My challenge to anyone that reads this, is this: Think before you speak or type. Change the way you look at other people. Stop being B**CHY and judgmental and look for the good. You don't have to like what everyone else wears or how they look or how they train or what they think. Be STRONG enough and confident enough in yourself to not make comparisons out of insecurity and teach your daughters to do the same. Let's all work to build each other proverbial block at a time...and make something amazing! THAT is how you make the world a better, stronger place.

Friday, May 20, 2011

...eVeRyBoDy nEEdS a fRiEnD...

I wrote this piece below 4 years ago when my great friend/trainer, Wes, was about to move away. He had encouraged me to start blogging, and I did. It was a hard time for me. I wasn't sure I'd ever stop missing him every day like I did, but as they say "Time heals all wounds". We've both grown and changed over the years since then, but one thing remains constant...our friendship. Wes and I were able to have lunch together yesterday and it was just as great as I knew it would be...a real bright spot in my week. We haven't done so good over the past year keeping in touch, but as soon as I see's as if no time has passed. As I drove away from our 3 hour lunch at our FAVE Mexican food restaurant, I remembered this old blog post that I wrote all those years ago. I wanted to repost it and share it here because Wes is responsible for teaching me what I know. Wes taught me how to be STRONG. He still gives me advice, and I will forever consider him my friend. Distance can't change that.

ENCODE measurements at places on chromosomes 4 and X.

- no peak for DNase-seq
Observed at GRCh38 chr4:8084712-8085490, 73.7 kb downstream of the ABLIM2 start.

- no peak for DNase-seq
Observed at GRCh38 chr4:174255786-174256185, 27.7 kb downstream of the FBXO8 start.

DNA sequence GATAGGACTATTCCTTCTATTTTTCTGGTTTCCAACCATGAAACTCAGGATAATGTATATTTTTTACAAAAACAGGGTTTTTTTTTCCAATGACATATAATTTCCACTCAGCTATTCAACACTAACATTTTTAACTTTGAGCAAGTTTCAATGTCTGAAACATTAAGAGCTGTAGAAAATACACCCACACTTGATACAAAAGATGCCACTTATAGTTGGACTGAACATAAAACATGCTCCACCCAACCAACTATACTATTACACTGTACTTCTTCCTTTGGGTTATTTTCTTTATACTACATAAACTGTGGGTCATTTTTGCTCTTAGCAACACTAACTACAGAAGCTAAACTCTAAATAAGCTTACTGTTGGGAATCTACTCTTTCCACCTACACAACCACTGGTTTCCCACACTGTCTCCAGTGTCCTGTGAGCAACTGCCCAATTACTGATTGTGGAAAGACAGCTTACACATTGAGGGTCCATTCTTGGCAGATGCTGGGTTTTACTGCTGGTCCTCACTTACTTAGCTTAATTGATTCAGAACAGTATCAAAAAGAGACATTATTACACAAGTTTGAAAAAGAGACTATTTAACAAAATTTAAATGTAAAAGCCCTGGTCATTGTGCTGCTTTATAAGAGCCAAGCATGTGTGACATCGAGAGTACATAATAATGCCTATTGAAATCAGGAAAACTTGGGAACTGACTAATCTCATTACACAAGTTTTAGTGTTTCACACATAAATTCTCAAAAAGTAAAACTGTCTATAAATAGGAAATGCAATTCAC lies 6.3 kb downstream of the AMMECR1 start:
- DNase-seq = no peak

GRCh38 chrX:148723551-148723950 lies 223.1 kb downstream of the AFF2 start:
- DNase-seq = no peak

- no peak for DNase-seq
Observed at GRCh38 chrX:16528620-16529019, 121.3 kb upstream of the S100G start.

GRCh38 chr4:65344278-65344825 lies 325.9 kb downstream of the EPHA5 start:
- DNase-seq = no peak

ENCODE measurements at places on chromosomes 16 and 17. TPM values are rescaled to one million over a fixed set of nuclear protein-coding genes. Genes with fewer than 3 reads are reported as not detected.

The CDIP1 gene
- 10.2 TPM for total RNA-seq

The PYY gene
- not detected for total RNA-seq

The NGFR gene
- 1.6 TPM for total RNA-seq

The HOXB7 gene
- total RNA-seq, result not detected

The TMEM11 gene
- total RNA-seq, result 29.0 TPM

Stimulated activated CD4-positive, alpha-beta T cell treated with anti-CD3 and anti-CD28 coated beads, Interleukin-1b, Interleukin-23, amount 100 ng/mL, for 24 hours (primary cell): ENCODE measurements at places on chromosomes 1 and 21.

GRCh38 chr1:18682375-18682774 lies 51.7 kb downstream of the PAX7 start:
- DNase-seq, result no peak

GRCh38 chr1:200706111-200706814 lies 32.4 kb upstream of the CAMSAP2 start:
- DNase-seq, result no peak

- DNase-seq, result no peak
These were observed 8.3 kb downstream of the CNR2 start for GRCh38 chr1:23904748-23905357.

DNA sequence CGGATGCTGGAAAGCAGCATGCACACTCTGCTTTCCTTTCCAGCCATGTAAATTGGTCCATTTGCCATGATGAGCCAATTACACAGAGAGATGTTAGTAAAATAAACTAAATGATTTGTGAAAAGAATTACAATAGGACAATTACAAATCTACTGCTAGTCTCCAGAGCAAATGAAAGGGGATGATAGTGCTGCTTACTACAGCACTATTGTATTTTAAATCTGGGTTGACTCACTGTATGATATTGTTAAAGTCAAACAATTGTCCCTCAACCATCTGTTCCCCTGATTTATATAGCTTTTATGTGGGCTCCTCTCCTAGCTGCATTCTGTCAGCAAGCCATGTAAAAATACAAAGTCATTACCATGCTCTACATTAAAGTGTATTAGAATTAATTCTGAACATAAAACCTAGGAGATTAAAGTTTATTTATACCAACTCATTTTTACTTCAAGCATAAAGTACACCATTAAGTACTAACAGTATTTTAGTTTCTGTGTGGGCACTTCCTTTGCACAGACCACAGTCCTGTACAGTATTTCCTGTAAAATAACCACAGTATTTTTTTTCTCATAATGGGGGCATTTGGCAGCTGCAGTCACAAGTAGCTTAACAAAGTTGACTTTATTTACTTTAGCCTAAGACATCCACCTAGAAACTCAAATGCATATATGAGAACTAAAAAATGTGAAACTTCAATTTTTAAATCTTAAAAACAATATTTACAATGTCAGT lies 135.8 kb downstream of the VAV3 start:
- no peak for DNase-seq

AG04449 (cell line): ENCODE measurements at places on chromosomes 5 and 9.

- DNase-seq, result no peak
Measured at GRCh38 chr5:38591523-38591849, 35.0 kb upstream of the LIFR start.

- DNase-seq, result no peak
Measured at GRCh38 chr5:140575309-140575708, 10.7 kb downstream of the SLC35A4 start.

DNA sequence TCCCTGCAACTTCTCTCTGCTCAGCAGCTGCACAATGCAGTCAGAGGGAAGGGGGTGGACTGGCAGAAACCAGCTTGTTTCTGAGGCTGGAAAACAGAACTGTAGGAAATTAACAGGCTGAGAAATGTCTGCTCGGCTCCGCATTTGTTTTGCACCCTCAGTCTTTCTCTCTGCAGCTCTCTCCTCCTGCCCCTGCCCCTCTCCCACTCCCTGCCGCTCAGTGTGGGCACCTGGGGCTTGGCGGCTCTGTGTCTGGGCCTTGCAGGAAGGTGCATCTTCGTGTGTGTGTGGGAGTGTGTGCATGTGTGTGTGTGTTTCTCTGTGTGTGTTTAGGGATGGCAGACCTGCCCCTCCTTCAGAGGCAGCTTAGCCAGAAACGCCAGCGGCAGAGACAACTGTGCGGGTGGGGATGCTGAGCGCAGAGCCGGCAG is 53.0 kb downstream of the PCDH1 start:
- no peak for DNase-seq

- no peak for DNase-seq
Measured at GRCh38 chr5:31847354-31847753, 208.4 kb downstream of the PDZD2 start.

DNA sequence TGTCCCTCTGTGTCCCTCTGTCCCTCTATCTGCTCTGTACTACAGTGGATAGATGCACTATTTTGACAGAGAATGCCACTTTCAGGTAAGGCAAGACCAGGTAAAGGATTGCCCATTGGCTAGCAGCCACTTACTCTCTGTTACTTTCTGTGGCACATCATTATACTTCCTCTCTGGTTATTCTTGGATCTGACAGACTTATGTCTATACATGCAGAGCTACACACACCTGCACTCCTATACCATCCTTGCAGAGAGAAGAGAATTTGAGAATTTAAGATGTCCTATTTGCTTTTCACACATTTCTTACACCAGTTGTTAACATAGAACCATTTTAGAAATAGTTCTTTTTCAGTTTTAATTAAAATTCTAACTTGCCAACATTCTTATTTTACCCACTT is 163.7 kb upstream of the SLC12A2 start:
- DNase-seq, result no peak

"Everybody needs a friend"

"My heart is pounding. My legs are tired. My foot hurts. Sweat is dripping off my forehead. I gasp for air to give my lungs what they are begging...screaming for. People are cheering...encouraging me to finish my task. The sense of joy...accomplishment...relief that I feel as I cross the finish line is all encompassing. This was not my first race. This was not my fastest race. I will not get an award or a trophy. My name will not appear on a list, but I am proud. This was the best race I've run...ever.